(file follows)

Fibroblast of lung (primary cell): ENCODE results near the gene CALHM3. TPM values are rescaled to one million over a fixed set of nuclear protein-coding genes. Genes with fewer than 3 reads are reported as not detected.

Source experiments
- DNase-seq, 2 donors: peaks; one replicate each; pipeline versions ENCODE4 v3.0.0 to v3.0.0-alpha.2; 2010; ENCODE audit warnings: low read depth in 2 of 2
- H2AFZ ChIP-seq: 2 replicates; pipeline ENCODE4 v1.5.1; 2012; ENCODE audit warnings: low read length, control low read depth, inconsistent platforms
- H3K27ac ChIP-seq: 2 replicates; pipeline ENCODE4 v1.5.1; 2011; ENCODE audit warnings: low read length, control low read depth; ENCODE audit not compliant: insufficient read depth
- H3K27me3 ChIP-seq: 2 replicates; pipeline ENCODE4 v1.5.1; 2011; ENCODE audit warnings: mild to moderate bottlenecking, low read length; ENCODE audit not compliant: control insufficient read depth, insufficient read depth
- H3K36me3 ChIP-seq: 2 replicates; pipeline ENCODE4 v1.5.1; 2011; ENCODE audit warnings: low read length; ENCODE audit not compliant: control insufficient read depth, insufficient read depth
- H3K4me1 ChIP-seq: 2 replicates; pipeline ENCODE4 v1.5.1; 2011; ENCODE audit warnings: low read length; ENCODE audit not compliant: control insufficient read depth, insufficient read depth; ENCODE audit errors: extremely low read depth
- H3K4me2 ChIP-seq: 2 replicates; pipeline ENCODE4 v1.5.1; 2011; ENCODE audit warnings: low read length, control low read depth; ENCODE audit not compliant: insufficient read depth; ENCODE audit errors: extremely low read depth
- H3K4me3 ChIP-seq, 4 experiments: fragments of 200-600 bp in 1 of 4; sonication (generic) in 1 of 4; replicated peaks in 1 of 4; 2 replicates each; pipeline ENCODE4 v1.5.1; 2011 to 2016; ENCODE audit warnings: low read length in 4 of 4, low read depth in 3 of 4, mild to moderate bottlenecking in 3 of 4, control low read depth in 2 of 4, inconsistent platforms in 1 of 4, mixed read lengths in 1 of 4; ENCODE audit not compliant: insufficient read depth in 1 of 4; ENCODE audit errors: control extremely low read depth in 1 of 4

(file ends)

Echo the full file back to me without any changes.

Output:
Fibroblast of lung (primary cell): ENCODE results near the gene CALHM3. TPM values are rescaled to one million over a fixed set of nuclear protein-coding genes. Genes with fewer than 3 reads are reported as not detected.

Source experiments
- DNase-seq, 2 donors: peaks; one replicate each; pipeline versions ENCODE4 v3.0.0 to v3.0.0-alpha.2; 2010; ENCODE audit warnings: low read depth in 2 of 2
- H2AFZ ChIP-seq: 2 replicates; pipeline ENCODE4 v1.5.1; 2012; ENCODE audit warnings: low read length, control low read depth, inconsistent platforms
- H3K27ac ChIP-seq: 2 replicates; pipeline ENCODE4 v1.5.1; 2011; ENCODE audit warnings: low read length, control low read depth; ENCODE audit not compliant: insufficient read depth
- H3K27me3 ChIP-seq: 2 replicates; pipeline ENCODE4 v1.5.1; 2011; ENCODE audit warnings: mild to moderate bottlenecking, low read length; ENCODE audit not compliant: control insufficient read depth, insufficient read depth
- H3K36me3 ChIP-seq: 2 replicates; pipeline ENCODE4 v1.5.1; 2011; ENCODE audit warnings: low read length; ENCODE audit not compliant: control insufficient read depth, insufficient read depth
- H3K4me1 ChIP-seq: 2 replicates; pipeline ENCODE4 v1.5.1; 2011; ENCODE audit warnings: low read length; ENCODE audit not compliant: control insufficient read depth, insufficient read depth; ENCODE audit errors: extremely low read depth
- H3K4me2 ChIP-seq: 2 replicates; pipeline ENCODE4 v1.5.1; 2011; ENCODE audit warnings: low read length, control low read depth; ENCODE audit not compliant: insufficient read depth; ENCODE audit errors: extremely low read depth
- H3K4me3 ChIP-seq, 4 experiments: fragments of 200-600 bp in 1 of 4; sonication (generic) in 1 of 4; replicated peaks in 1 of 4; 2 replicates each; pipeline ENCODE4 v1.5.1; 2011 to 2016; ENCODE audit warnings: low read length in 4 of 4, low read depth in 3 of 4, mild to moderate bottlenecking in 3 of 4, control low read depth in 2 of 4, inconsistent platforms in 1 of 4, mixed read lengths in 1 of 4; ENCODE audit not compliant: insufficient read depth in 1 of 4; ENCODE audit errors: control extremely low read depth in 1 of 4